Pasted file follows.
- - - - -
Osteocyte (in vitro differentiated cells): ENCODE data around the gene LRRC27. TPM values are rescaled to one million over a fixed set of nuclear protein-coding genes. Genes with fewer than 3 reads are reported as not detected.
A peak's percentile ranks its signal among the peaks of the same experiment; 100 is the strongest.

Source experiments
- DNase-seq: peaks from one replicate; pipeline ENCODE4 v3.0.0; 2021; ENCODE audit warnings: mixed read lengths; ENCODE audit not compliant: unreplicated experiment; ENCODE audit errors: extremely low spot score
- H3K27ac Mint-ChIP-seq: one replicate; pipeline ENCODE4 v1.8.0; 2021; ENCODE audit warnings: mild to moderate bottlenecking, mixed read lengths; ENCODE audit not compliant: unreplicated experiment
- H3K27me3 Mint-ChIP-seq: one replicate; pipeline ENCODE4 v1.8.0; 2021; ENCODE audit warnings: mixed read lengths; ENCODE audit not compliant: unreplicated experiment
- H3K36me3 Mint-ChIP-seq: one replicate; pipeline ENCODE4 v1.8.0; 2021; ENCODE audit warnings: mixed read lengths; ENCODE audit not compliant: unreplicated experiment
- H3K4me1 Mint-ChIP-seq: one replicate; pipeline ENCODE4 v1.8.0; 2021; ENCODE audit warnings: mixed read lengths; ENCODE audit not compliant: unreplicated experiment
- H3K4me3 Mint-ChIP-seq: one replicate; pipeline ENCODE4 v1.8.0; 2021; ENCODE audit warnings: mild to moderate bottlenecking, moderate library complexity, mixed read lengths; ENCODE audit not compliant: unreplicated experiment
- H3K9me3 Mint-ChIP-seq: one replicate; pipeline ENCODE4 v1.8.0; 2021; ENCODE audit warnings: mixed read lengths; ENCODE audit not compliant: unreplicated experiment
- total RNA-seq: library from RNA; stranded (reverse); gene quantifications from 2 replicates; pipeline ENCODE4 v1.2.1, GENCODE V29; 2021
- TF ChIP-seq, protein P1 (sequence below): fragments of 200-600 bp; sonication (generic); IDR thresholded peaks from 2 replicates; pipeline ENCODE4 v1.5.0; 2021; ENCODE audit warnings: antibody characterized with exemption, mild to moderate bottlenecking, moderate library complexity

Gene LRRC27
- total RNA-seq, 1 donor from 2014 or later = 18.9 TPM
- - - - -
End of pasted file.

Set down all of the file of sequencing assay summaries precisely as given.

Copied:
Osteocyte (in vitro differentiated cells): ENCODE data around the gene LRRC27. TPM values are rescaled to one million over a fixed set of nuclear protein-coding genes. Genes with fewer than 3 reads are reported as not detected.
A peak's percentile ranks its signal among the peaks of the same experiment; 100 is the strongest.

Source experiments
- DNase-seq: peaks from one replicate; pipeline ENCODE4 v3.0.0; 2021; ENCODE audit warnings: mixed read lengths; ENCODE audit not compliant: unreplicated experiment; ENCODE audit errors: extremely low spot score
- H3K27ac Mint-ChIP-seq: one replicate; pipeline ENCODE4 v1.8.0; 2021; ENCODE audit warnings: mild to moderate bottlenecking, mixed read lengths; ENCODE audit not compliant: unreplicated experiment
- H3K27me3 Mint-ChIP-seq: one replicate; pipeline ENCODE4 v1.8.0; 2021; ENCODE audit warnings: mixed read lengths; ENCODE audit not compliant: unreplicated experiment
- H3K36me3 Mint-ChIP-seq: one replicate; pipeline ENCODE4 v1.8.0; 2021; ENCODE audit warnings: mixed read lengths; ENCODE audit not compliant: unreplicated experiment
- H3K4me1 Mint-ChIP-seq: one replicate; pipeline ENCODE4 v1.8.0; 2021; ENCODE audit warnings: mixed read lengths; ENCODE audit not compliant: unreplicated experiment
- H3K4me3 Mint-ChIP-seq: one replicate; pipeline ENCODE4 v1.8.0; 2021; ENCODE audit warnings: mild to moderate bottlenecking, moderate library complexity, mixed read lengths; ENCODE audit not compliant: unreplicated experiment
- H3K9me3 Mint-ChIP-seq: one replicate; pipeline ENCODE4 v1.8.0; 2021; ENCODE audit warnings: mixed read lengths; ENCODE audit not compliant: unreplicated experiment
- total RNA-seq: library from RNA; stranded (reverse); gene quantifications from 2 replicates; pipeline ENCODE4 v1.2.1, GENCODE V29; 2021
- TF ChIP-seq, protein P1 (sequence below): fragments of 200-600 bp; sonication (generic); IDR thresholded peaks from 2 replicates; pipeline ENCODE4 v1.5.0; 2021; ENCODE audit warnings: antibody characterized with exemption, mild to moderate bottlenecking, moderate library complexity

Gene LRRC27
- total RNA-seq, 1 donor from 2014 or later = 18.9 TPM